Susan shares latest chapter in her life

Susan Manzke
Susan’s holding her breakfast, lunch, and supper.

For over 40 years, I’ve shared my life in my column, the good and the bad. Sometimes it takes great effort to write, other times the words just pour from me. Today, I’m going to see how the words go onto the page. I won’t know for sure until the end.

If you follow me on Facebook, you will already know that I’m currently on a special liquid diet. This was not my idea, but my doctor’s.

In early April, I’ll be having Robotic Paraesophageal Hernia repair with Fundoplication surgery and the surgeon wants to take down some of the fat around my liver beforehand. The preoperative upper GI surgery diet has already rid a few pounds off my frame, so I guess the diet is working.

It sure isn’t easy staying away from the food I love, but I’m managing.

My diet consists of Premier Protein drinks for breakfast, lunch, and supper. I don’t mind the taste of these drinks, too much, except for the chocolate. Its flavor isn’t exactly what I expect from a chocolate drink, but I drink it anyway.

I’m also supposed to drink 64 ounces of clear liquids per day. I didn’t do well on this instruction the first day and became lightheaded. I’m really working on drinking more water, tea, and clear chicken broth now. Sugar-free Jell-o counts as a liquid.

I’m happy to say that my diet also includes two snacks, mid-morning and mid-afternoon. My snack choice list includes ½ sandwich on whole-grain bread (80-100 calories per slice), 1 slice of American cheese (not cheddar) and 3 ounces of lean deli meat (ham, turkey, or chicken); One 6 ounce container of PLAIN Greek Yogurt; ½ cup cottage cheese (1-2%); or 1 string cheese, with 1 cup of raw vegetables.

Susan is reminding herself to drink more clear liquids.

I’ve found that I do best with the half sandwich for my snacks. Even if I’m hungry I do not rush eating. It’s best when I take little bites and chew a lot before swallowing. That way it’s easier on my stomach and it also makes the snack last longer.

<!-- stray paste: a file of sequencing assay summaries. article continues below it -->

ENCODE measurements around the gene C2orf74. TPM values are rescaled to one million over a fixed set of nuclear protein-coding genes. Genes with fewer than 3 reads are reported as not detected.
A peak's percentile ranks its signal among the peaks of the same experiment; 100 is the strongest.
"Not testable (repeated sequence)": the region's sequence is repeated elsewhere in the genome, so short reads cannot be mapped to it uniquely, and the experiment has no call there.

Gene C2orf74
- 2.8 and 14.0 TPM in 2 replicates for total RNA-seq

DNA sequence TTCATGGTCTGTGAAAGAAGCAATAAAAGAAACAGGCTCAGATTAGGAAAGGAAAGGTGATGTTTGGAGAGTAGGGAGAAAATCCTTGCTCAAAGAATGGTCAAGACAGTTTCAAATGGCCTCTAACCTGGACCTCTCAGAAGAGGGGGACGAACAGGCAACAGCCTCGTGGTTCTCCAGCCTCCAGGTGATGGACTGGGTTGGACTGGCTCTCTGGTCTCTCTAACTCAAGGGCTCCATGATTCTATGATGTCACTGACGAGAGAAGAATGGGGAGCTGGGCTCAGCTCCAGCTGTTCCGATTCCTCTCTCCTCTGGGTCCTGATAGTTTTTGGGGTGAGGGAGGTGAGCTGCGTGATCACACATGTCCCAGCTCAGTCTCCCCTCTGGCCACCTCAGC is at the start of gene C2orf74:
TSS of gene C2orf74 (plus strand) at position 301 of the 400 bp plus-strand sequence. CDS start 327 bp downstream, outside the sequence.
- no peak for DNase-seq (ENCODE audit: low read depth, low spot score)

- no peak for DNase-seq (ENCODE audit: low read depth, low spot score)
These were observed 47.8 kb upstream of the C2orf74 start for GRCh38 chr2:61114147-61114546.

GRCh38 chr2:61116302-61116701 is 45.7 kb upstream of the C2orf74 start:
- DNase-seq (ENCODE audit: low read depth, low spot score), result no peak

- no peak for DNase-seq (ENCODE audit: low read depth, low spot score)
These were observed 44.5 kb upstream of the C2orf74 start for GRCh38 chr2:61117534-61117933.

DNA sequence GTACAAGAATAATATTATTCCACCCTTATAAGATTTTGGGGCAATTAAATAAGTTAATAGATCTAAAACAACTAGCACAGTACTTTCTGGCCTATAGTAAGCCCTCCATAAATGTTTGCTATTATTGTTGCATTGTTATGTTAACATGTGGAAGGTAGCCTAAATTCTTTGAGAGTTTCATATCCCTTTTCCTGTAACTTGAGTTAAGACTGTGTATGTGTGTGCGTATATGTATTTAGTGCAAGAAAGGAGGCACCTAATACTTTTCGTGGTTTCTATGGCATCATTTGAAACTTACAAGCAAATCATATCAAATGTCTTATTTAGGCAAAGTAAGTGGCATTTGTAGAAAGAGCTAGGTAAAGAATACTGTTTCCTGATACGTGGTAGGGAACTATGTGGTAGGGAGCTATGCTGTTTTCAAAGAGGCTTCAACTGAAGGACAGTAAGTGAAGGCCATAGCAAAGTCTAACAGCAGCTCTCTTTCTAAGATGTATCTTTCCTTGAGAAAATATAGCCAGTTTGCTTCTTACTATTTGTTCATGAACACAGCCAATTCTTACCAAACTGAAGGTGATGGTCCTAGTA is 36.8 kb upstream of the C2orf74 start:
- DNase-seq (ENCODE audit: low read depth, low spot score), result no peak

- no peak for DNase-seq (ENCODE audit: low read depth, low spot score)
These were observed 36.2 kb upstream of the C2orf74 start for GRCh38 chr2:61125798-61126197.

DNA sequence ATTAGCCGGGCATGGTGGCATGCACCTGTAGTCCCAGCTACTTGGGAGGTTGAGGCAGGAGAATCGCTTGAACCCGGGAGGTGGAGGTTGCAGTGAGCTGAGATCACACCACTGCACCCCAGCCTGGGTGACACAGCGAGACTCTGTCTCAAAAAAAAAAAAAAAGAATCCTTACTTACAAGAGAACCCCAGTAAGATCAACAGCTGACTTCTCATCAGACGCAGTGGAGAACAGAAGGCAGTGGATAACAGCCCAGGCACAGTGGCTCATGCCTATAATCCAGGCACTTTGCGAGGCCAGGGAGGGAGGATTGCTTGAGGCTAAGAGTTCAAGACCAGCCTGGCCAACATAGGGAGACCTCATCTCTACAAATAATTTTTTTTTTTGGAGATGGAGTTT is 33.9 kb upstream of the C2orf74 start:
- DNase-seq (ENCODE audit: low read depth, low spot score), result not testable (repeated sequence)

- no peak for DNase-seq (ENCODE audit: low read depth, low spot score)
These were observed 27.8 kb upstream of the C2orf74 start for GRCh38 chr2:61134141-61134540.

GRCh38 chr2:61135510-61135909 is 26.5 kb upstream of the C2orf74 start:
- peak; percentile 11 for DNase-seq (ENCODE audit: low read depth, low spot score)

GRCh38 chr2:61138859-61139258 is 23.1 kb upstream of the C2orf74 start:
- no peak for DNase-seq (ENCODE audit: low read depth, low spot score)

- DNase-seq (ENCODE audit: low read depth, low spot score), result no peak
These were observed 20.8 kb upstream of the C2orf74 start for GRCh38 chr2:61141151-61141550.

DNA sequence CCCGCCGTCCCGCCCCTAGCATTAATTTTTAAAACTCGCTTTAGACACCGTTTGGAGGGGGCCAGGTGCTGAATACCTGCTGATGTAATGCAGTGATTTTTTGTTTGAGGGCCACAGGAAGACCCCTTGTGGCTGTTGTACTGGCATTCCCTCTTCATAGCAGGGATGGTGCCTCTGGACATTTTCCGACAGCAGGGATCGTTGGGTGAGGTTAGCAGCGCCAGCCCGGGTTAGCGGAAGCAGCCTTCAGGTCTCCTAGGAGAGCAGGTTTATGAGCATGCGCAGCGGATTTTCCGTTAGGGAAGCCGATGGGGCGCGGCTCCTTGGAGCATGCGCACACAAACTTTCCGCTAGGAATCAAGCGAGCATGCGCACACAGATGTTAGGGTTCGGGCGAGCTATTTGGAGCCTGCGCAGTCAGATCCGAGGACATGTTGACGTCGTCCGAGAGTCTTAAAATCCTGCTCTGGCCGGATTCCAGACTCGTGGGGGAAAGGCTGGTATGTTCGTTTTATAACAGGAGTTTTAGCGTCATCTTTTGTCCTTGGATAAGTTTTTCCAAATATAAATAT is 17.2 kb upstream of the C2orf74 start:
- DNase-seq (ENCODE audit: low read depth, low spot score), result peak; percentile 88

My refrigerator is almost empty. If company comes they will have to go to the freezer for food to cook. There’s meat there and all kinds of packaged leftover soups. It will be at least a month before I can start easing into a regular diet again.

There’s peach Jell-O in the fridge along with containers of protein drinks. Also some broth. I’m forcing myself to finish the first container of chicken broth I opened—it counts as a clear liquid—but it is salt-free so not very tasty. My next broth will include salt. I think I’ll like to drink that kind better.

My dog Sunny is upset with me. He looks at me with a sad face when I’m eating my little sandwich, waiting for a bit of the crust. I usually do share with him, but these days I’ve become a Scrooge with my bread crusts. There’s just not enough to share. Sorry Sunny.

My friend, Rosie, told me about her experiences going through a similar surgery some years ago. Even with additional issues, she did fine with the diet. Oh, Rosie didn’t like the diet either but she got through the weeks of protein drinks and is back to normal now. So, if Rosie can do it, so can I.

After all these years of writing about life on Sunnybook Farm, I had to include my readers in this part of my life. Hopefully, when warmer weather arrives, I’ll be my old self again.

Thanks for your support, good wishes, and prayers. I appreciate all that are sent my way.

Susan Manzke, Sunnybook Farm, N8646 Miller Rd, Seymour, WI 54165;;;